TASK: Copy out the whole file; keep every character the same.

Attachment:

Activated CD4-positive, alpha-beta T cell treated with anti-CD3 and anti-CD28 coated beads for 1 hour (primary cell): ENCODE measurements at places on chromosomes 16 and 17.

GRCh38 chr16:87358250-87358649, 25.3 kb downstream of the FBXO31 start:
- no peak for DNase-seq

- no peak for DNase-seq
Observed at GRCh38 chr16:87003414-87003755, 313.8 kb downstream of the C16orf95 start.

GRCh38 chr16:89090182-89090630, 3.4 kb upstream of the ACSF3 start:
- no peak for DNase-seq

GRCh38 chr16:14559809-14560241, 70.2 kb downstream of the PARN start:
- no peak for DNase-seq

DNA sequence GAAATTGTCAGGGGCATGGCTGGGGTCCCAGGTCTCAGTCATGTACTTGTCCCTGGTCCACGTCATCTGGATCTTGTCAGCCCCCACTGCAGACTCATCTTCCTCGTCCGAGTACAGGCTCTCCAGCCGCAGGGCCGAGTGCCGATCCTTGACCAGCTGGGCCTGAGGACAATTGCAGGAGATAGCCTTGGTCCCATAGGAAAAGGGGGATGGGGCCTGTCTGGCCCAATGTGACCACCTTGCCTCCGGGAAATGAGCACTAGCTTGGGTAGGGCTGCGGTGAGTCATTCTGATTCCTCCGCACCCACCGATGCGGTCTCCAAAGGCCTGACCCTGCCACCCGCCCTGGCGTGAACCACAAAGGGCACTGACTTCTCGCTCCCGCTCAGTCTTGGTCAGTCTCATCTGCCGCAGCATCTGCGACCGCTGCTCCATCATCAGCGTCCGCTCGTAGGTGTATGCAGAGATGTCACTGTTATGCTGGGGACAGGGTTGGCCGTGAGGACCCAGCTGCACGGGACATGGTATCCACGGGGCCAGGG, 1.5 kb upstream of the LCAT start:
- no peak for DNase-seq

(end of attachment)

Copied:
Activated CD4-positive, alpha-beta T cell treated with anti-CD3 and anti-CD28 coated beads for 1 hour (primary cell): ENCODE measurements at places on chromosomes 16 and 17.

GRCh38 chr16:87358250-87358649, 25.3 kb downstream of the FBXO31 start:
- no peak for DNase-seq

- no peak for DNase-seq
Observed at GRCh38 chr16:87003414-87003755, 313.8 kb downstream of the C16orf95 start.

GRCh38 chr16:89090182-89090630, 3.4 kb upstream of the ACSF3 start:
- no peak for DNase-seq

GRCh38 chr16:14559809-14560241, 70.2 kb downstream of the PARN start:
- no peak for DNase-seq

DNA sequence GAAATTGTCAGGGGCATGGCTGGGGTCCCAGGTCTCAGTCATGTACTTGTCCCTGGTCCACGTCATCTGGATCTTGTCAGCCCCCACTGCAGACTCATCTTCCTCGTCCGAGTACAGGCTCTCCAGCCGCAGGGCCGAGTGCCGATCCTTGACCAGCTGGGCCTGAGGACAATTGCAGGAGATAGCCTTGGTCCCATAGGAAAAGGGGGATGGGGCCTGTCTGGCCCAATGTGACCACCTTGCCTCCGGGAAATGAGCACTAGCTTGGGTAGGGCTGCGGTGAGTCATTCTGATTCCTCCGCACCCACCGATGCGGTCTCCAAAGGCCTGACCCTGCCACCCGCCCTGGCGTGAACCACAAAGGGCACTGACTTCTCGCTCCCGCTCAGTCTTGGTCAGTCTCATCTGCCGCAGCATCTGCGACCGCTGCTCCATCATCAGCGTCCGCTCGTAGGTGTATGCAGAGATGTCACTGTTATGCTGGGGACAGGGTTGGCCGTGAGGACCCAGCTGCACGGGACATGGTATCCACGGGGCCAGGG, 1.5 kb upstream of the LCAT start:
- no peak for DNase-seq